Pearl Oyster Bar - 18 Cornelia St., West Village
Fried oysters, Jumbo lump crabcake, Lobster roll, a B.B. Burgerbrau pilsner
I dream about few places in the U.S. as ardently as Maine. I’ve been there three times, twice with my parents on vacation and once with my friends as the last leg of a road trip. The beauty of the state’s vast greenness stayed with me and the more laidback approach to life is something I could use right about now. The lakes all seem lifted from postcards and the towns I’ve visited are quaint wonders, filled with little galleries and specialized museums.
But of course, it’s the food that left the deepest mark. The quality of seafood is undeniably fresh, with hefty, hard-shelled lobsters and sweet oyster bellies just pulled to shore that morning. I’ve yet to have a bad clam chowder up there, each one crammed with an embarrassment of rich mollusk meat. I’ve also had my share of excellent scallops there. Still dreaming of drawn butter, I’ve long meant to get back up the coast to don my lobster bib again. But too busy to take another vacation, I decided to do the next best thing and revisit Manhattan’s answer to Maine, Pearl Oyster Bar.
My friend Brian and I smartly got there at six-thirty, beating the crowds at the popular and cramped restaurant. We took two seats at the bar and kicked off the relaxing night with a German pilsner. Leaving work early and savoring a beer is easily one of life’s undisputed joys, and it was no different here. But once our appetizers arrived, it was obvious that I was in for more than just a placid Wednesday. I'd also be enjoying another deliriously good meal.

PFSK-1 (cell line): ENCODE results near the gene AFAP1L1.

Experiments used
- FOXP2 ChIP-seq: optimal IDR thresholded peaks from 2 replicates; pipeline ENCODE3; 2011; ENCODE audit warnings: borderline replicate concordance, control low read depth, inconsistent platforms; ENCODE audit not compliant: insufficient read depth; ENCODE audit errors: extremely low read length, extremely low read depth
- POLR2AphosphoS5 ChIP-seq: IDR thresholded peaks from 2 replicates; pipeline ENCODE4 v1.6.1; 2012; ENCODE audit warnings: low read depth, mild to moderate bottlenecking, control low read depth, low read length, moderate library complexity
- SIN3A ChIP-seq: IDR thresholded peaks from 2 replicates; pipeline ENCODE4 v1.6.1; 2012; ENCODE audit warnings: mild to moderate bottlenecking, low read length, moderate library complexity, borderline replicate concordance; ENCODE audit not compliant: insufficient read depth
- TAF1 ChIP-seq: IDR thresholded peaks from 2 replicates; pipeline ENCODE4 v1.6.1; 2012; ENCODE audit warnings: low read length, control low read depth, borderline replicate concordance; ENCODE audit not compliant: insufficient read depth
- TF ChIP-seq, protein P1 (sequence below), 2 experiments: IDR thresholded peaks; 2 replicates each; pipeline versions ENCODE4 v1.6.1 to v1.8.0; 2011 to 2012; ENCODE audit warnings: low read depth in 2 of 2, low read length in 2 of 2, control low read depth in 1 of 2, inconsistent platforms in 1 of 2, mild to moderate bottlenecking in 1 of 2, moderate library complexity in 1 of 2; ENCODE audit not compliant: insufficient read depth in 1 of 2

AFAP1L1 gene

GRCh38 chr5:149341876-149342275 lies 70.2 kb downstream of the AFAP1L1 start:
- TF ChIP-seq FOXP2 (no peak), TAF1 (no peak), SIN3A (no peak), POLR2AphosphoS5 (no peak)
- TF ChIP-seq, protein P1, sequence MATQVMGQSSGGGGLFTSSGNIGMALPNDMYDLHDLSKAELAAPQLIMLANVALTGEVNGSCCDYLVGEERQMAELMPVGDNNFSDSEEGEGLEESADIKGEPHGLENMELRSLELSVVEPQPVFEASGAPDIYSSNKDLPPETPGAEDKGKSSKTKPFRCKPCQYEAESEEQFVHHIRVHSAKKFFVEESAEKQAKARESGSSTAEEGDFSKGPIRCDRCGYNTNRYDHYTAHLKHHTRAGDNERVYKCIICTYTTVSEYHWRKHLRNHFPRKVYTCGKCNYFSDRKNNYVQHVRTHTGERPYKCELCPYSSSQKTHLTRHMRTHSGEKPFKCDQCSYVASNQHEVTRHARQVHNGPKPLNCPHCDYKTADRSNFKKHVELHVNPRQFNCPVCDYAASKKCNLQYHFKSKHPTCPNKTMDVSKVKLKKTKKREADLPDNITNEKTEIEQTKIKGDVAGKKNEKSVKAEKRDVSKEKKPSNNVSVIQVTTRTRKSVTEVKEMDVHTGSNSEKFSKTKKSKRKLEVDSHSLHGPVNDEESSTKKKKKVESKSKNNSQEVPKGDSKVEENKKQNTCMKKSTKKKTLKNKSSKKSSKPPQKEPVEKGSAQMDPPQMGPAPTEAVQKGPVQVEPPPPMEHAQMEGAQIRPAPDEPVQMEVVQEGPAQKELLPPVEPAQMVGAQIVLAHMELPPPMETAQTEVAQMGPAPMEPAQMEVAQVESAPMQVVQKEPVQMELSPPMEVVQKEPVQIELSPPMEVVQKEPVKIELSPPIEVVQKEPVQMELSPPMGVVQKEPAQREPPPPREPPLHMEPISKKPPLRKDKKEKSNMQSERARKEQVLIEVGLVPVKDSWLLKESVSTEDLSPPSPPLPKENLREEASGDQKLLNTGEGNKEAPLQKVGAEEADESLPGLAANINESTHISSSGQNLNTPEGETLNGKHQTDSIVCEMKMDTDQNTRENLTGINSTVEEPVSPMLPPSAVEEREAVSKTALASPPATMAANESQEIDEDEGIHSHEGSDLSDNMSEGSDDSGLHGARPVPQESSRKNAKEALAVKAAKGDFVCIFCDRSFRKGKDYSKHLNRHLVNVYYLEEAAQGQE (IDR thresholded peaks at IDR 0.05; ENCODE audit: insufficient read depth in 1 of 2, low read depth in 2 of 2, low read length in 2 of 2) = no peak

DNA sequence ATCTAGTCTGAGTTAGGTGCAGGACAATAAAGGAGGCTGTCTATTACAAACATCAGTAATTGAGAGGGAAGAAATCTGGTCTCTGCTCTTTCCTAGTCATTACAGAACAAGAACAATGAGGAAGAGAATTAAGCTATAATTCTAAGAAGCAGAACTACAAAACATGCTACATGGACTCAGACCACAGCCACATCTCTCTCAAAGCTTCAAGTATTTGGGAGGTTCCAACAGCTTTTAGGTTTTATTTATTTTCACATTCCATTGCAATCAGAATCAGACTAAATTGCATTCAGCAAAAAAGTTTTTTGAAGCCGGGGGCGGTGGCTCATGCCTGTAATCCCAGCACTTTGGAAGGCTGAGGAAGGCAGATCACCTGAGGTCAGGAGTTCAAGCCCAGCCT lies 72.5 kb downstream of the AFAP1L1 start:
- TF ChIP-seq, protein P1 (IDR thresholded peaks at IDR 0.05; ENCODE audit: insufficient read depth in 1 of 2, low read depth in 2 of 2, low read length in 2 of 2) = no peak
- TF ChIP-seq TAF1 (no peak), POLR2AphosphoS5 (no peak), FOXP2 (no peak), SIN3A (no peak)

Splitting the jumbo lump crabcake that won me over last time (see Dinner, Mar. 12) and the fried oysters I was so eager to compare to Black Pearl’s (see Jul. 4) was an ideal way to go. The crabcake, blissfully overloaded with chunks of tender crab, was even better than I’d remembered. Brian said it took a minute to really appreciate it, because he was so used to eating crabcakes that substituted breading for seafood. (I didn’t care for the coleslaw, so I just ignored it.) As for the fried oysters, it was no contest whatsoever. While Black Pearl’s are certainly good, Pearl Oyster’s may be the best I’ve ever tried. Sweet and meaty, they came lightly fried in shells of tartar sauce. The fried exterior, instead of burying the oyster’s flavor, only added another excellent contrasting texture.
Next, Brian and I and about three-quarters of the restaurant opted for the lobster roll, Pearl’s deservedly signature dish. I’ve already written about my love for this dish, based only on my small sample of it from my last visit. This time, I had the entire roll to judge it, and the results were just as transcendent. The delicious pieces of lobster are on full display, but complemented by a light sauce of mostly mayo but also finely chopped celery, pepper and Kosher salt. With the grilled hot dog bun and a hill of crispy shoestring fries, this dish earns the relentless praises it receives.
Throughout my meal, eating at Pearl Oyster Bar only made me more eager to return to Maine. I longed to trade the traffic for the greenery, I wanted another taste of sleepy shacks frequented by a roster of regulars. I looked forward to swimming in pristine water in the summer and seeing small towns still digging their way out of monumental snowfalls in the winter. Those were all things I couldn’t get in the city. But for the first time, I wondered if maybe the lobster at Pearl was just as good as or even better than Portland's or Bar Harbour's. 9/10
* E-Gullet's Steven Shaw profiles chef Rebecca Charles for Elle magazine and includes her recipe for the lobster roll
* Chowhounds offer lobster roll alternatives to Pearl and Mary's Fish Camp
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